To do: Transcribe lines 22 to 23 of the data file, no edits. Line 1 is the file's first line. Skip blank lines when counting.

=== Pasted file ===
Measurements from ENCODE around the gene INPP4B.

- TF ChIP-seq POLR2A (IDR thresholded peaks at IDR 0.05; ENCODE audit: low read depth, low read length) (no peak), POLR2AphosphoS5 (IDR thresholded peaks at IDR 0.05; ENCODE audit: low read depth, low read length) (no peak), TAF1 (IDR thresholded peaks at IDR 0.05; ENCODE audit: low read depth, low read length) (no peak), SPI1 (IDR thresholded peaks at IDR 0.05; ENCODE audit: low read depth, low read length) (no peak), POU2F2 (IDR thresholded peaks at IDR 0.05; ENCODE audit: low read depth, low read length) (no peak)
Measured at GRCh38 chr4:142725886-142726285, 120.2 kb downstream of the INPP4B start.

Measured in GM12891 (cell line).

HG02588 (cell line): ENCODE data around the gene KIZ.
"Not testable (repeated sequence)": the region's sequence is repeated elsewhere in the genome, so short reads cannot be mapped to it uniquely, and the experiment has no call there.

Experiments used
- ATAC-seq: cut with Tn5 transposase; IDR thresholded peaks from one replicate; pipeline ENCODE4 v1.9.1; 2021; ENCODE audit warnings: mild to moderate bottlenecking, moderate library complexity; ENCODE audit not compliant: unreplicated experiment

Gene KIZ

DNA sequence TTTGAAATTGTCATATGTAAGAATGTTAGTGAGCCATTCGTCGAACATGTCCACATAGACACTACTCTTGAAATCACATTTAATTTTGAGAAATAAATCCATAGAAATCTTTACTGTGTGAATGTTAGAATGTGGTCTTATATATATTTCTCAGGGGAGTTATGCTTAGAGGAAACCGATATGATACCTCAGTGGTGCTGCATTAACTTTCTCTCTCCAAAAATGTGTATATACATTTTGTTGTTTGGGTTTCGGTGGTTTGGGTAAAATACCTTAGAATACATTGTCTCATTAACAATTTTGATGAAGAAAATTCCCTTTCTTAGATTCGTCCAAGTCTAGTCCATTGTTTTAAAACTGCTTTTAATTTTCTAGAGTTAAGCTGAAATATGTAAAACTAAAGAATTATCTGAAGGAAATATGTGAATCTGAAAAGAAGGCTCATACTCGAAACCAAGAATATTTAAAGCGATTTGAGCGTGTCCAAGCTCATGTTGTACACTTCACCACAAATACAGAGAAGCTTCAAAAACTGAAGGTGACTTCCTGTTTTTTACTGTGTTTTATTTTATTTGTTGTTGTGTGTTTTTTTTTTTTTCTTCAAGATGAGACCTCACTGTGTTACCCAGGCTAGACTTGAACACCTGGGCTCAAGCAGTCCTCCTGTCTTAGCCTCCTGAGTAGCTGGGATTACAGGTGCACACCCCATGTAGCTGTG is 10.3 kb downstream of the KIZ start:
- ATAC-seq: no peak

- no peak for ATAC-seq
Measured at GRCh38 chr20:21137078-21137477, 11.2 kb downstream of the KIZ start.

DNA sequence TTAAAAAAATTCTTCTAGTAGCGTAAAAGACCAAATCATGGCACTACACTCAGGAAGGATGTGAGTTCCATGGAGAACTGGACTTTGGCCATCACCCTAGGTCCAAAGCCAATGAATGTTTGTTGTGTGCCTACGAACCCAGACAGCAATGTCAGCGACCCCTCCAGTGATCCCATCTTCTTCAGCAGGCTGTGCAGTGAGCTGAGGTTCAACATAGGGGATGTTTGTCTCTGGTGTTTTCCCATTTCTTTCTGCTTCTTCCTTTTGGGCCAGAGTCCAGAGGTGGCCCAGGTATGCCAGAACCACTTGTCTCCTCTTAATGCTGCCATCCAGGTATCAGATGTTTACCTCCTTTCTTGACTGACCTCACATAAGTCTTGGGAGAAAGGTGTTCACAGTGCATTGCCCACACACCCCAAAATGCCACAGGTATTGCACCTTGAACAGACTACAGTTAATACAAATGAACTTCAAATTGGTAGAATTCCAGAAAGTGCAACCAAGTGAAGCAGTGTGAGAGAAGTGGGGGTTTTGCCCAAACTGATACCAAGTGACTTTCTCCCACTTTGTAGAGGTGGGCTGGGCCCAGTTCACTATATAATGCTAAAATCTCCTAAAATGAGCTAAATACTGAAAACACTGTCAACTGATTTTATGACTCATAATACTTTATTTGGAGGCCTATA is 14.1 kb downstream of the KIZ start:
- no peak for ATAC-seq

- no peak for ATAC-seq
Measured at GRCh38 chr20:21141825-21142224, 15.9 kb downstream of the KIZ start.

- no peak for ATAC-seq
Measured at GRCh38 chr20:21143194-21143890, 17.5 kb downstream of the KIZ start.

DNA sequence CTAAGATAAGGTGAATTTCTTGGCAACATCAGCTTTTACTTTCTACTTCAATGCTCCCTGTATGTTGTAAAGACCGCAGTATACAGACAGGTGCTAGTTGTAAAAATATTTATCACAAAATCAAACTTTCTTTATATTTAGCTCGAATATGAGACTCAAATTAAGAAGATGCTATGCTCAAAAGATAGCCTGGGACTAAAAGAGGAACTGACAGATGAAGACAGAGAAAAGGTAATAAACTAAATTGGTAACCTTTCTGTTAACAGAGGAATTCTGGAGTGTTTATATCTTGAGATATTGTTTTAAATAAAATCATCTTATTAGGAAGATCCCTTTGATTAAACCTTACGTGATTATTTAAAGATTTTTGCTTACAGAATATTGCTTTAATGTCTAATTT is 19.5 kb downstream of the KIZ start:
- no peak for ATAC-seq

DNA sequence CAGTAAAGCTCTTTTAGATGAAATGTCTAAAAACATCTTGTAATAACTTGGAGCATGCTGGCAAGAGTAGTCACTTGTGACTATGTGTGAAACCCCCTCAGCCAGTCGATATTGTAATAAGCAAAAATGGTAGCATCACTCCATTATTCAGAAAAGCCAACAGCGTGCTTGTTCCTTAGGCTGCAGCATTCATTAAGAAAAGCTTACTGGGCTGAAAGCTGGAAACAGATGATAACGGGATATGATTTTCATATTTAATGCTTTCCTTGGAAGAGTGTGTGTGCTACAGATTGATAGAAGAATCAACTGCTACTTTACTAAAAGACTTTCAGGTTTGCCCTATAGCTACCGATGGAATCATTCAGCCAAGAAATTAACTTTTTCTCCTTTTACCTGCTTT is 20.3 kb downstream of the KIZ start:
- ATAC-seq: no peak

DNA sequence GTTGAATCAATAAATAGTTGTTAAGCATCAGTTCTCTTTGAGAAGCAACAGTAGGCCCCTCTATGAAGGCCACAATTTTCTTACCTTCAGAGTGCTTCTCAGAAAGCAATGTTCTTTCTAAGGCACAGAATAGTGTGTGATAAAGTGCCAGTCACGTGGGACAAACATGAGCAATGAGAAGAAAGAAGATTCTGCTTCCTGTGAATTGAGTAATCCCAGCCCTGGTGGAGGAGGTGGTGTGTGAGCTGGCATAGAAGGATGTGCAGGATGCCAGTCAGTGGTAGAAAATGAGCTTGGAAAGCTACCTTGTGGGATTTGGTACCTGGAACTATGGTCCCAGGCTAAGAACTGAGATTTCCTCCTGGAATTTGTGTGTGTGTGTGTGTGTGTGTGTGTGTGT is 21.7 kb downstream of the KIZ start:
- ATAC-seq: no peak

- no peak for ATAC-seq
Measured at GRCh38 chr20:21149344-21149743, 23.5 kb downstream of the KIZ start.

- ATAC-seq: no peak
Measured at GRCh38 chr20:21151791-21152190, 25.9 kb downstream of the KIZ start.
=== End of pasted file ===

DNA sequence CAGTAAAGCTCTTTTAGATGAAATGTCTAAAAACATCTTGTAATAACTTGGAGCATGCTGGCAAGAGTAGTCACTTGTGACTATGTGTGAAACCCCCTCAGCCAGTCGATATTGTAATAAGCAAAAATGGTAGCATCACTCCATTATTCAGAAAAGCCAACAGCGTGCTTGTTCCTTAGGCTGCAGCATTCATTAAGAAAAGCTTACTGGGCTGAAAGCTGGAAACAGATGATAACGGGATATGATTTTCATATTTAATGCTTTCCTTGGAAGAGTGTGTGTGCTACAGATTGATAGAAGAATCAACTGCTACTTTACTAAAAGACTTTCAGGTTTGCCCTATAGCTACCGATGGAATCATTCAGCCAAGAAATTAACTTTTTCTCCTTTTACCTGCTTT is 20.3 kb downstream of the KIZ start:
- ATAC-seq: no peak